It's not a Mac or PC thing. This is operating system independent. Forget about Windows, OS X, Linux, etc. They are not even in scope of what you need to accomplish this.

    That link is for LAN, not WAN.

    See:

    http://forums.macrumors.com/showthread.php?p=7301821#post7301821

    which is my post above on how to do this for Internet links. If you want your head to spin, read this:

    http://en.wikipedia.org/wiki/Border_Gateway_Protocol
     
  18. ElectricSheep macrumors 6502

    ElectricSheep

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    Feb 18, 2004
    Location:
    Wilmington, DE
    #18
    I've seen solutions implementing multiple WAN link load balancing via Linux/netfilter (even some attempting to do it with ipfw2 under BSD). It is possible, but it is an extremely complicated and hairy task of balancing IP traffic across multiple interfaces without screwing up established TCP sessions (which cannot not be split across physical links for a solution like this).
     
  19. saadat thread starter macrumors member

    saadat

    Joined:
    Nov 30, 2008
    #19
    thanks fellas....now does this mean that i can't do it??? even with leopard server???
     
  20. pit29 macrumors 6502a

    pit29

    Joined:
    May 23, 2006
    Location:
    The Golden State
    #20
    Yes. It does mean that you can't do it. Even with Leopard Server.
     
  21. keyofnight macrumors regular

    keyofnight

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    Seattle, WA, USA.
  22. NetStores macrumors newbie

    Joined:
    Jan 23, 2010
    #22
    Running Full BGP routes on 2 internet connections with OSX Server

    Dear Old Wiz:

    I have an AS number and have been an ISP for 14 years. I am in the process of changing my Internet Providers, and would love to have an Apple machine with OSX Server running Full BGP routes instead of a large Cisco Router. IS THIS POSSIBLE? I noticed you seem to have your knowledgebase :) together, so, If you would be kind enough to reply, I would very much appreciate your assistance to see if it is possible. I have never setup a full router system before, but I have some network management and Networking/router configuration Experience. I love many unix operating systems, mainly been working with BSDI, Free BSD, OSX. Some linux, but not working machines. We brought down our Firewall gillnet when we had to temp shutdown our network, and moved machines to CoLO. Now I need to bring back up a connection, Looking at Qwest Metro Fiber, which mux's copper to give large bandwith.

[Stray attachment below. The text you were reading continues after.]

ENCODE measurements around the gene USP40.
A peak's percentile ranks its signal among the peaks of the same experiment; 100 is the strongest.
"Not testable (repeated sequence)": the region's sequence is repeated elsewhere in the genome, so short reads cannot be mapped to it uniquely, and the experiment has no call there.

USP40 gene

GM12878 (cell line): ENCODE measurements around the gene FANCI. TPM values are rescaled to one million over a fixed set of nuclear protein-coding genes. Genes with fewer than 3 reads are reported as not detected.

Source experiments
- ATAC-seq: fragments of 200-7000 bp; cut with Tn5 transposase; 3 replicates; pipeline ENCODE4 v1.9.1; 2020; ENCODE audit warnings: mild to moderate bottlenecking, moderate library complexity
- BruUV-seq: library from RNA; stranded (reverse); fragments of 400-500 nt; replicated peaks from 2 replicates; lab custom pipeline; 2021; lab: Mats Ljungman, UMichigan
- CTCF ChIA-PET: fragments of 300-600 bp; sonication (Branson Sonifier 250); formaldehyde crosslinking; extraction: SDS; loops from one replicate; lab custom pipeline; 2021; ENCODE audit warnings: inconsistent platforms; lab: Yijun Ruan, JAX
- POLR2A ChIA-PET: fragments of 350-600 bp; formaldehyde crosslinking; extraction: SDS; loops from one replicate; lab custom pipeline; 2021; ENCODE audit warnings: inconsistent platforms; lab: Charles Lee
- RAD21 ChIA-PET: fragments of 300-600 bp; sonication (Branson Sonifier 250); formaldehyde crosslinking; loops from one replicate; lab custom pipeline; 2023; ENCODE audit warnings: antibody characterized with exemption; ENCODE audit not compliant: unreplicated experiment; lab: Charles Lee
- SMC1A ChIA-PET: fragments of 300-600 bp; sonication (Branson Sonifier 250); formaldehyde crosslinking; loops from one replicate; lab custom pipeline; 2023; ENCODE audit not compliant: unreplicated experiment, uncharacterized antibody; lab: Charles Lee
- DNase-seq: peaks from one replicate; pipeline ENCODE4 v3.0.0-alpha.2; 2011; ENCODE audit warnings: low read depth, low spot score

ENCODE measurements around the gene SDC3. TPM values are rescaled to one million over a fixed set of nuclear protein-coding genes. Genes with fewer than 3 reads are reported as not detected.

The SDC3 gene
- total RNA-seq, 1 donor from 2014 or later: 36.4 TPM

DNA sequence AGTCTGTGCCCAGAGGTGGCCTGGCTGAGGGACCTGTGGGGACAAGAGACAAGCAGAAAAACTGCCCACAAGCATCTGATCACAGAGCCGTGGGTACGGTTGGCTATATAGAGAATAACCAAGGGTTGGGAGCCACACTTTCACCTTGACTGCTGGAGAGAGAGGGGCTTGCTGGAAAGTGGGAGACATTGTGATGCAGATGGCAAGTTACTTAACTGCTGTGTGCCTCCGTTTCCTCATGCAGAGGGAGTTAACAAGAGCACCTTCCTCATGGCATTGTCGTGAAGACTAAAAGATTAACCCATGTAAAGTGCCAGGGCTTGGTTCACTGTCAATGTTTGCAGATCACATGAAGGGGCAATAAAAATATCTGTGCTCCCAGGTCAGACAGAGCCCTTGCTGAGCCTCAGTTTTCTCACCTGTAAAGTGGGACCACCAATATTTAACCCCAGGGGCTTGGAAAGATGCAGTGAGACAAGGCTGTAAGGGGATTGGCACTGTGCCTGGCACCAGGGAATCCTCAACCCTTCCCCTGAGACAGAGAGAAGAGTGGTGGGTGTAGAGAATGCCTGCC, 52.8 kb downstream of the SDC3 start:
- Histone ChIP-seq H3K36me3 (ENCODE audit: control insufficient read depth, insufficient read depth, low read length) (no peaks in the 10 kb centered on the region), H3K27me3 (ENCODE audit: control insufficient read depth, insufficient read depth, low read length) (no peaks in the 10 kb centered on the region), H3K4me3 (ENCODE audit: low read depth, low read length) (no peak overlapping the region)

So, As I look at this issue, want to use some Old Grey Boxes as Router/ Firewall to provide full routes. Would love to make the RD/Testing Center for a full Mac Box shop, running OS's on Macs to show what can be done.

    I look forward to your response.

    I can send direct email if you are interested and have time to assist.

    Revolution Breeze...
     
  23. old-wiz macrumors G3

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    Mar 26, 2008
    Location:
    West Suburban Boston Ma
    #23
    I've been retired for almost 5 years now, and I'm not up to date with setting up the current hardware. Sorry, I have to decline.
     
  24. HenryAZ macrumors 6502

    HenryAZ

    Joined:
    Jan 9, 2010
    Location:
    South Congress AZ
    #24
    Cradlepoint's "enterprise" routers will share Internet connections, and/or provide failover. This is not bonding to achieve a higher speed, though sharing does provide some elbow room. They are specifically designed for cellular broadband devices together with traditional services that plug into an ethernet WAN port. I have used one for a year now to supplement my iffy cable modem service with a Verizon USB modem or a tethered Blackberry Storm (both recognized by the router). Even though the OP is not looking to share his Internet service, this device comes in cheaper and simpler than a server OS or more expensive hardware running BGP.